Crime & Punishment

Crime & Punishment

by Fyodor Dostoevsky

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Overview

Crime & Punishment by Fyodor Dostoevsky


Rodion Raskolnikov is a handsome, yet impoverished student. Morally conflicted, he believes that extraordinary men who contribute much to society by their thinking are above the law, and in order to prove his theory, he decides to murder a grasping old money lender and, through unforeseen circumstances, her sister. Unexpectedly filled with remorse, Raskolnikov is caught in a moral dilemma: while he believes he can get away with the perfect murder, he also finds his conscience challenged by his developing relationship with the beautiful, but deeply religious Sonia. Crime and Punishment was first published in 1866 and has become one of Russian literature’s most famous and influential works.

Product Details

ISBN-13: 9781788289689
Publisher: Arcturus
Publication date: 05/28/2018
Pages: 448
Sales rank: 501,859
Product dimensions: 5.00(w) x 7.60(h) x 0.90(d)

About the Author

Few authors have been as personally familiar with desperation as Fyodor Dostoevsky (1821-1881), and none have been so adept at describing it. His harrowing experiences in Russian prisons, combined with a profound religious philosophy, formed the basis for his greatest books: Crime and Punishment, The Idiot, The Possessed, and The Brothers Karamazov. When Dostoevsky died in 1881, he left a legacy of masterful novels that immortalized him as a giant of Russian literature.

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Crime & Punishment 4 out of 5 based on 0 ratings. 7 reviews.
Anonymous More than 1 year ago
I bought this thinking it was the entire book, but it is just the first 70 pages... DO NOT BUY!
Anonymous More than 1 year ago
Immediately upon reading the first few chapters of "Crime and Punishment" by Fyodor Dostoevsky, it should be blatantly obvious to any reader that this book is a brilliant classic. Upon first sight, this book would seem as though it would be a typical whodunit murder book, but on the contrary, the book revolves around not the details of the murder of a bitter pawnbroker in St. Petersburg, but the details of the conscience of a rather unscrupulous figure who is the protagonist, Raskolnikov. The psychological level upon which impoverished Raskolnikov functions on is beyond the scope of certainly what most people I know can even comprehend, delivering intricate insights into the mind of a genius who is capable of the most heinous crime a human can commit. The book is one I would recommend everyone read at least once in their lifetime, if they have the patience to press through somewhat difficult yet adaptable Russian names such as Zossimov, Koch, and Razumikhin, which can add to the confusion of the plot at times, and the energy to push through this fairly lengthy book. If you have the capacity to take on the self-inflicted wound that is a Dostoevsky book, by all means, conquer the mountain of a read, as although this book was the most difficult I have read, it is easily my favorite book. Because I have never read any of Dostoevsky's books other than "Crime and Punishment" and I quite honestly cannot even begin to recall books to compare to this paramount novel, I cannot recommend any books from my own experience. However, I can say that "Notes from the Underground" would be the next logical progression from this book, as it dives into existentialism, the psychological concept which Dostoevsky is most notorious for coining and developing. "Crime and Punishment" is a deep book that is worthy of any respectable reader's collection and time, due to its psychological complexity and captivating intellectual nature.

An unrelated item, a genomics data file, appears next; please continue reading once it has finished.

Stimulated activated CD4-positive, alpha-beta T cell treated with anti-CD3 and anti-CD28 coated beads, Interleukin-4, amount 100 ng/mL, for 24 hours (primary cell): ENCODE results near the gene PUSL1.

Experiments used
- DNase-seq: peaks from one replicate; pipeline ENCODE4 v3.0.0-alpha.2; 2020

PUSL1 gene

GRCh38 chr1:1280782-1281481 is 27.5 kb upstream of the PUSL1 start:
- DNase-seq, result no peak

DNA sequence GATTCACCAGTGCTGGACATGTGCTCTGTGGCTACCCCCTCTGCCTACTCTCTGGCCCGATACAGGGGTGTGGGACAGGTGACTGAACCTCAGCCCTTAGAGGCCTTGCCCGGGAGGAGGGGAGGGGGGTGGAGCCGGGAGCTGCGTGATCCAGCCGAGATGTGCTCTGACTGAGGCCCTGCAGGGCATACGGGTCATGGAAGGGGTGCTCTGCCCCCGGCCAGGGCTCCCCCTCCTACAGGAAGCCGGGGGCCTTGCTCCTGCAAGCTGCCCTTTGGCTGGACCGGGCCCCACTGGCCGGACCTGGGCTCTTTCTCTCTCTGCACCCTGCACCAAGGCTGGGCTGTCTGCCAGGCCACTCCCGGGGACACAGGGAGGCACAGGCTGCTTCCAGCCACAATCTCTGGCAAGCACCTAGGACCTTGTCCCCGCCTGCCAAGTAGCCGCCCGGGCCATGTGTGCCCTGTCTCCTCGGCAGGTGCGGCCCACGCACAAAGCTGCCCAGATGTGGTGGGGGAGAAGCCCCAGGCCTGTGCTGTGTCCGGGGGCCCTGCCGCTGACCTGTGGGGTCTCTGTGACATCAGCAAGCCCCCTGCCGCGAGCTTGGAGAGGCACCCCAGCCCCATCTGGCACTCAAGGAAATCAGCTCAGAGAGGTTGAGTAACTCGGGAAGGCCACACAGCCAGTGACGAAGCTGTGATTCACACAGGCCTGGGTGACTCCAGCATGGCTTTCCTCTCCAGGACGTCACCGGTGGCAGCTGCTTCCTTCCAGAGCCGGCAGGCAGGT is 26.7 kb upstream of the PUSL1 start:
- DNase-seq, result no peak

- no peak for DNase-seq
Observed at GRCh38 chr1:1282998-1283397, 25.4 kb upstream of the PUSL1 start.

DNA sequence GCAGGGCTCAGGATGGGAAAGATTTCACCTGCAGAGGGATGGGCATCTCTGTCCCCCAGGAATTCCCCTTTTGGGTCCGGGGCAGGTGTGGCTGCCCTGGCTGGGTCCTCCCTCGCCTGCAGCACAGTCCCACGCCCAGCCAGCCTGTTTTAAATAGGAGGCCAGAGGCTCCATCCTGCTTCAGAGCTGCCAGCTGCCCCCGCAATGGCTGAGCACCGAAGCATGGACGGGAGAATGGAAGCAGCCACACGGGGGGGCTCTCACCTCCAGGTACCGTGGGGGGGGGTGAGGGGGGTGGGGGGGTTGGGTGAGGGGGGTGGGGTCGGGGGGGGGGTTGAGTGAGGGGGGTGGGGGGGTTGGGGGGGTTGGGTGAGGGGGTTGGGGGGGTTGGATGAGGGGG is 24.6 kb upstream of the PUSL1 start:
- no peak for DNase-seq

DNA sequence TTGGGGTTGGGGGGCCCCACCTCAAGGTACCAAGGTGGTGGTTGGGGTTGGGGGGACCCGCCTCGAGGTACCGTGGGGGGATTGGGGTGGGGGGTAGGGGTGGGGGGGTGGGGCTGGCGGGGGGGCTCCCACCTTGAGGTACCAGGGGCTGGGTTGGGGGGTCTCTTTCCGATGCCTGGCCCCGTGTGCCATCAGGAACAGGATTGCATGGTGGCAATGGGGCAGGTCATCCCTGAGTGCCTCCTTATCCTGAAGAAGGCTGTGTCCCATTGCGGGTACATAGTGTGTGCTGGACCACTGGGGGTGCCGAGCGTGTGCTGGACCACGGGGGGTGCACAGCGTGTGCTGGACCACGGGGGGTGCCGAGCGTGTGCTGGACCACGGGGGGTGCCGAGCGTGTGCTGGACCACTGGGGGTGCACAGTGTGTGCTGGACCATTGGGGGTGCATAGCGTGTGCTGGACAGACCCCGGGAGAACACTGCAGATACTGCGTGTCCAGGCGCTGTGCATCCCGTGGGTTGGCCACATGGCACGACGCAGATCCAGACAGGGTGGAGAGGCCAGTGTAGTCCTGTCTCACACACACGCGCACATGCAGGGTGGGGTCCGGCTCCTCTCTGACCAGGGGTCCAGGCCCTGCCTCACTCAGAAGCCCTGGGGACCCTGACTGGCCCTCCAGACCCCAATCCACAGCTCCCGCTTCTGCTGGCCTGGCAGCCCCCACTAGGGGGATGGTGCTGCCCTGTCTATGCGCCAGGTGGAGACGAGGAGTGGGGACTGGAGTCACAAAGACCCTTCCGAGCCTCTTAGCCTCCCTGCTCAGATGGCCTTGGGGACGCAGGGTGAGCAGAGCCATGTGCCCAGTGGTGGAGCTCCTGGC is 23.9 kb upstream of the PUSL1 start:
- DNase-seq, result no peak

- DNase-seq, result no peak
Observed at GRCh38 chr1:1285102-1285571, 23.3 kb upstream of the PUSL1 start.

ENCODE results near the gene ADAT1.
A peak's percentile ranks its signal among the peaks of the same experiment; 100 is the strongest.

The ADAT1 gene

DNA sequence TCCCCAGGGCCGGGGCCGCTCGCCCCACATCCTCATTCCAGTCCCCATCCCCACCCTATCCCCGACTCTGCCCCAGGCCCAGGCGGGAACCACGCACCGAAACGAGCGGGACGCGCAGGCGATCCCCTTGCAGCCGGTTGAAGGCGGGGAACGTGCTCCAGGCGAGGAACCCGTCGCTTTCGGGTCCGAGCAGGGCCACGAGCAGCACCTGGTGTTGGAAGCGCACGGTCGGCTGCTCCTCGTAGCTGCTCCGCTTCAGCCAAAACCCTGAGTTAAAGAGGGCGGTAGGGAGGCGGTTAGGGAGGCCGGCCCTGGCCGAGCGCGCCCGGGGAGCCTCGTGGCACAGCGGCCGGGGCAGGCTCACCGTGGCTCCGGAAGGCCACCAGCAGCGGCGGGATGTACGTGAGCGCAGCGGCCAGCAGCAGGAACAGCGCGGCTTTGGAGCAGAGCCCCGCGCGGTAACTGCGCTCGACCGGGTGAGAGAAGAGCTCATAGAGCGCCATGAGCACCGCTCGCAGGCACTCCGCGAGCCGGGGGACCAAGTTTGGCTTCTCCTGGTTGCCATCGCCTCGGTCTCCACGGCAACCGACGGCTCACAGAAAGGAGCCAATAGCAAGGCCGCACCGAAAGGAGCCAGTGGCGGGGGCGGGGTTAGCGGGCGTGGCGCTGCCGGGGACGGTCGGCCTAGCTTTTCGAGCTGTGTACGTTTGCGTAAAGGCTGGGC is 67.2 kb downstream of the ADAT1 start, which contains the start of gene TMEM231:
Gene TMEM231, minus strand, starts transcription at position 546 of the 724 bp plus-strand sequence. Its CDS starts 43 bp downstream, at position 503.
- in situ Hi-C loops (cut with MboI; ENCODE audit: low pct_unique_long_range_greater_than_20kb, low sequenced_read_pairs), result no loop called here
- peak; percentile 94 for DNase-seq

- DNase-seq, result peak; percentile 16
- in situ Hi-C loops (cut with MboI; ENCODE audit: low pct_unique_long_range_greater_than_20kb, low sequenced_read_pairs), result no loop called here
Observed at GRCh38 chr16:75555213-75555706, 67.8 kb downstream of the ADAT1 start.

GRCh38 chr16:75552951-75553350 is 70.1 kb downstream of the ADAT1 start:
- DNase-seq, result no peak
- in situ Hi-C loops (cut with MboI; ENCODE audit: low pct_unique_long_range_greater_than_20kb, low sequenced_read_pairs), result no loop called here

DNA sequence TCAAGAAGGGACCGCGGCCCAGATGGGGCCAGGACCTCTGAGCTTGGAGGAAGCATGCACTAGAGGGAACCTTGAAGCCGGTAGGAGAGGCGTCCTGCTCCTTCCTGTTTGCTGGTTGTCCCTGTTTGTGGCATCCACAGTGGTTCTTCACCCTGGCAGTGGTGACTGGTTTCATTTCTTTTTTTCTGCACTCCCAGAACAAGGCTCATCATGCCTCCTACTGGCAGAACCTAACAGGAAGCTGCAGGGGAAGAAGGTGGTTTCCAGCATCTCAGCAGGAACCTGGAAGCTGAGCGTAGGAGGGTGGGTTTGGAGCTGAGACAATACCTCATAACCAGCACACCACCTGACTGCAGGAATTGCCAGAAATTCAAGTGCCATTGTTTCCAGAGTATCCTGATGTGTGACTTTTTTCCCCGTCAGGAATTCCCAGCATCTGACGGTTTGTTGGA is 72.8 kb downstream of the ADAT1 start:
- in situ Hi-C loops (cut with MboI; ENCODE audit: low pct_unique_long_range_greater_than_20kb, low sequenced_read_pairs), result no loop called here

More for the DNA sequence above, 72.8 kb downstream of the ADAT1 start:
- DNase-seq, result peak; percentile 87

Anonymous More than 1 year ago
This summer I wanted to read a book that was a "smart people book." So I thought I would read Crime and Punishment, since I love crime stories so much. I really did not expect myself to love this book so much. It was so intense and thrilling. I read the last 130 pages in one sitting it got so intense. During the last pages, all of the subplots finally climaxed and I realized they were more than just subplots. The ending was great, I nearly cried when the book was over. This is one of the few books that when I finished, I wanted to start reading it all over again. I would recommend this book to anyone, it is not such a hard read at all.
Anonymous More than 1 year ago
Manirul More than 1 year ago
Nice,,,, Great...!
seldombites More than 1 year ago
I found this book to be much easier to read than most classics. The personalities and culture took a little getting used to, but became endearing after a while. The language was sometimes confusing, but not unbearably so. I do think this book is worth reading.
Anonymous More than 1 year ago
A must read. I couldn't put the book down until it was finished and was hopingt to continue it even after the end. A gripping tale of a man's desparate fight with himself and society, one could say, but there is more to this story than meets one's eyes. Read my fellow readers and be captivated by the actors in this book.